The 4 Reasons Why User Stories are Better than Requirements Specifications

In this post I’m going to show you why User Stories are a better solution than Requirements Specifications to effectively understand user needs and build successful products.

Introduction

Software requirements is a communication problem.

How do you decide what a software system is supposed to do?
How do you communicate that decision between the various people affected?

communication_problem

Experience has taught us that Requirements Specifications do not work anymore in today’s  world and that User Stories are a much better solution.

I’m going to explain you why in this post…

What are Requirements Specifications?

A typical Requirements Specifications fragment is the following:

IEEEFormat

There is a tremendous appeal to the idea that we can think about a system and then write all the requirements upfront.

Requirements Specifications written like that have sent many projects astray because they focus attention on a checklist of requirements rather than user goals.

What Is a User Story?

A user story describes functionality that will be valuable to either a user (who uses the system) or customer (who pays for the system).

user_story

The format of a User Story is the following

As a <Role> I want <Function> so that <Benefit>

as in the example below

As an executive, I want to generate a report so that I can understand which departments need to improve their productivity

Our goal with user stories is to write down a short place holding sentence that will remind developers and customers to hold future conversations.

Why User Stories are better?

1. Comprehension

A way that extensive upfront Requirements Specifications can kill a project is through the inaccuracies of written language.

The shift toward verbal communication of User Stories provides rapid feedback cycles, which leads to greater understanding.

2. Planning

A difference between User Stories and Requirements Specifications is that with the latter the cost of each requirement is not made visible until all the requirements are written down.

With stories, an estimate is associated with each one right up front so that they may be conveniently used for release planning.

3. Resiliency

Change always happens in projects…

  • Users and customers do not generally know exactly what they want
  • Many of the details needed to develop the software become clear only as the system is being developed
  • Product and project changes occur
  • People make mistakes

User Stories embrace change because

  • Do not need to be all written before developers can begin coding the first
  • Encourage deferring details because we can write them at whatever level of detail is appropriate in a given moment.

4. Prioritization

It’s hard to prioritize and work with thousands of sentences all starting with “The system shall…”.
That difficulty usually results in having the user considering 95% of the requirements high priority!

On the opposite, User Stories can be easily ordered by priority.

References

Mike Cohn

How to Create a List Item Inside a Folder Using a SharePoint Designer 2013 Workflow

In this post I’m going to show you how to create a list item inside a folder in a SharePoint Designer 2013 workflow even though the “Create List Item” built-in action and even the new rest api do not allow us to do that.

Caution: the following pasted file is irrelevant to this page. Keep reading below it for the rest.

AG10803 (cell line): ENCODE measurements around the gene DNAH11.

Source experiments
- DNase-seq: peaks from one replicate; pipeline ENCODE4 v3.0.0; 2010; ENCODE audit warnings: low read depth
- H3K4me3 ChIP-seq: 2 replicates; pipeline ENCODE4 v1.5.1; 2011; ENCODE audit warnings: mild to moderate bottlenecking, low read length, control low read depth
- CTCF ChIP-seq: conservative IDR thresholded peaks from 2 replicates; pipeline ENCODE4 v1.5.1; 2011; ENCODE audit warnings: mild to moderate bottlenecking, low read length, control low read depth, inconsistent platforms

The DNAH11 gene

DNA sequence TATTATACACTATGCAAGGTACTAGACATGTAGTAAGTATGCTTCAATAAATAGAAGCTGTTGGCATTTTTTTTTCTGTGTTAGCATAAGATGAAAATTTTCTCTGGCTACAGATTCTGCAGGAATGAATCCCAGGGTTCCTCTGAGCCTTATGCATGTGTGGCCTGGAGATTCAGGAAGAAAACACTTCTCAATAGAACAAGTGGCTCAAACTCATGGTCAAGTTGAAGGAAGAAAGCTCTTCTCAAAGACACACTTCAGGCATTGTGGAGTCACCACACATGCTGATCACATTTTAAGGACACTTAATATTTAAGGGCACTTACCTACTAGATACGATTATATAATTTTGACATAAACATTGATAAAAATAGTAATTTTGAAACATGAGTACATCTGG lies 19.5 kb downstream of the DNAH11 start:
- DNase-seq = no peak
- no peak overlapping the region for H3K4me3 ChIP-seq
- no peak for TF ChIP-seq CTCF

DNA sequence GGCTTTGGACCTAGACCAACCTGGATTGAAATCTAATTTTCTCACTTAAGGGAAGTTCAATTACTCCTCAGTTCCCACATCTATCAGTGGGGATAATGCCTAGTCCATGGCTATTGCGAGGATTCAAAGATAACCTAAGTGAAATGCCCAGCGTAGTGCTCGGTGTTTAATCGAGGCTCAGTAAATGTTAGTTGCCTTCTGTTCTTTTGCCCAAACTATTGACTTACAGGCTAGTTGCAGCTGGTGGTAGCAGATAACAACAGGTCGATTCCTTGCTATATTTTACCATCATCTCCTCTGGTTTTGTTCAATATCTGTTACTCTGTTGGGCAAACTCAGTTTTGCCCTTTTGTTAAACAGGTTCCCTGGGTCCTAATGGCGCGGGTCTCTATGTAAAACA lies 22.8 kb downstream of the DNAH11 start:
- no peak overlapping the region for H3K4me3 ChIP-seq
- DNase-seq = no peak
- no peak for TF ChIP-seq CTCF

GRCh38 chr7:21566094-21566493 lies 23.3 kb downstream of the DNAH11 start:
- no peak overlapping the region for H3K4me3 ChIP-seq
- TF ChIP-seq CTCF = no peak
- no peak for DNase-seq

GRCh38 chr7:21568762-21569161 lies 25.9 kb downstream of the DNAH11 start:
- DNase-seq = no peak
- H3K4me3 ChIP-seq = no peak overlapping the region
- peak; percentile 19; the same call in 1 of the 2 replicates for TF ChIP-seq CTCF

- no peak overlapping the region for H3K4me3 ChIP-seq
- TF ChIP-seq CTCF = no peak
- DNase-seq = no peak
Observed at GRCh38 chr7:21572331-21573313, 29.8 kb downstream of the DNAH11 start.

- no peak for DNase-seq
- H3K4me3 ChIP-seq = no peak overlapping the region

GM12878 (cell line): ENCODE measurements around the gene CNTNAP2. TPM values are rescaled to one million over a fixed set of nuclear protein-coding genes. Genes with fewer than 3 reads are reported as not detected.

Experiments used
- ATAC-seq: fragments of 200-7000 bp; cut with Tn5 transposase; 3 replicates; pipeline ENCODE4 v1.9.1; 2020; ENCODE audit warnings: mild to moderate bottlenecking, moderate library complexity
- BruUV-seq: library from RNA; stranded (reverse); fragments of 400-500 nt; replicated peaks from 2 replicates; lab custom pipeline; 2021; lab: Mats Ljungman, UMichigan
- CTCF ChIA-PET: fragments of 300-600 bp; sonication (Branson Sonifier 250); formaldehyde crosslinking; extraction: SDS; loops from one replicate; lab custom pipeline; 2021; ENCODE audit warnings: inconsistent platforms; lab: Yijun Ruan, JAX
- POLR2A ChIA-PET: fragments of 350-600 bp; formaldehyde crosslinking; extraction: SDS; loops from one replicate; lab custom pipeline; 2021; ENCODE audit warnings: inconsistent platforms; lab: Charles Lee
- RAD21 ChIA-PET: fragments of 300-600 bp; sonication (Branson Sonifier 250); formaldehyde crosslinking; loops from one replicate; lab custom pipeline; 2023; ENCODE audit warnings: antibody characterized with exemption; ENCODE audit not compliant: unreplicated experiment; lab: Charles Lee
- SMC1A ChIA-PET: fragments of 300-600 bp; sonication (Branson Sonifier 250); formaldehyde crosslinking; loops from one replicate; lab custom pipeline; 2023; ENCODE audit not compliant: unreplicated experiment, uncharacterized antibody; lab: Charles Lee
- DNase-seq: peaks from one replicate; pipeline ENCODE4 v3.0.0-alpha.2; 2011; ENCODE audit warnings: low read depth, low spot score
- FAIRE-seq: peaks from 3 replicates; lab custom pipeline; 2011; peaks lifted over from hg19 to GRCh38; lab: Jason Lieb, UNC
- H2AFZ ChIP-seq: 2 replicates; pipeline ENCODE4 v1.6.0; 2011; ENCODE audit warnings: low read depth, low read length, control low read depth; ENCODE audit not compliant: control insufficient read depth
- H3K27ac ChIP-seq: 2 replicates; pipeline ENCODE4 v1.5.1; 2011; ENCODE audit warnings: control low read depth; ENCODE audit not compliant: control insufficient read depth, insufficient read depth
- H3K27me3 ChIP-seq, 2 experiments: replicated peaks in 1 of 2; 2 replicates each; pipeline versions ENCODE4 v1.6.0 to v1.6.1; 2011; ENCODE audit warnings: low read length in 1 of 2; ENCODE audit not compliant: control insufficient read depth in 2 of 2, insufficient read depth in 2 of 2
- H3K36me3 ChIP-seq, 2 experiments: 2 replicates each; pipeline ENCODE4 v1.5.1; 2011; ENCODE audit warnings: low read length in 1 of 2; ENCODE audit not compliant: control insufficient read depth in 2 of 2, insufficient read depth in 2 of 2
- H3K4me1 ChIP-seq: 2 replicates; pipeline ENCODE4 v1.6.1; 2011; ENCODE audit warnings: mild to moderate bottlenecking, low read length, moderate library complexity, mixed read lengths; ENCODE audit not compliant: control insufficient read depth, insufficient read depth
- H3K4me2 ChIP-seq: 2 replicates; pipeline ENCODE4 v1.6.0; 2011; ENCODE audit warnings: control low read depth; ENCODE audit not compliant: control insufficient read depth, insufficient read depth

Scenario

We have a folder inside a custom list and we need to automatically create items inside it using a SharePoint Designer 2013 workflow.

Item in Folder- Folder

Problem

In a SharePoint 2010 workflow we used to simply set the “Folder” property in the built-in action “Create List Item”… and it worked! Our item was correctly created inside the specified folder.  Unfortunately in a SharePoint 2013 workflow setting the “Folder” property has no effect. Even the new SharePoint 2013 rest api does not come to our rescue.

Solution

We can use the old listdata.svc service to achieve our goal making a rest call to it inside our SharePoint Designer 2013 workflow.

Steps

1. Create the headers dictionary

We must build a dictionary to store some headers, specifically the following ones:

Accept: application/json;odata=verbose
Content-Type: application/json;odata=verbose

Item in Folder- Headers.png

2. Create the data dictionary

Next, we need a dictionary that will contain our request data.

The dictionary must have an entry for each item mandatory fields and an entry to set the item path.

Title: Item 1
Path: <list url>/Folder 1

Item in Folder- Data

The item path must be constructed dynamically to point to the folder we want to place our item in.

Item in Folder- Path

3. Call the SharePoint REST service

Finally, we are ready to call the SharePoint REST service to create our item inside the list folder.

To do this we need to insert the “Call HTTP Web Service” action in our workflow.
The action url must be constructed dynamically like this:

https://site/_vti_bin/listdata.svc/SimpleList

Item in Folder- Endpoint.png

The http method must be set to POST.

Item in Folder- Method

The request headers must be set to the headers dictionary.
The request content must be set to the data dictionary.

create_list_folder10

Conclusion

This is how the complete workflow should look like:

Item in Folder - Workflow

Now we can publish and run it and see that a new item is correctly created inside our folder.

Item in Folder- Folder Workflow Completed

Item in Folder- Item Workflow Completed

References

MSDN

How to Approve a List Item Using a SharePoint Designer 2013 Workflow

In this post I’m going to show you how to approve a list item in a SharePoint Designer 2013 workflow even though the “Set Content Approval Status” built-in action is no longer available in SharePoint 2013 On-Premises.

Note: the issue this post is about has been solved in Sharepoint 2013 Online (Office 365).

Scenario

We have a custom list that requires content approval for submitted items and we need to automatically approve them when they are created using a SharePoint Designer 2013 workflow.

ApprovalList

Problem

It seems quite simple, like in a SharePoint 2010 workflow there should be a built-in action to do this… but unfortunately this is not the case. In a SharePoint Designer 2013 workflow there is no such action as the old and dear “Set Content Approval Status”.

So we need to find a different way to achive the same result and as always with SharePoint 2013, the REST API comes to our rescue.

Solution

We can use the SharePoint REST API to update a list item and set its approval status.

Now we only need to know which particular property of the item sets its approval status…
We can find that by inspecting the item properties through a rest call via a browser like this:

https://site/_api/web/lists/getbytitle('listname')/items(ID)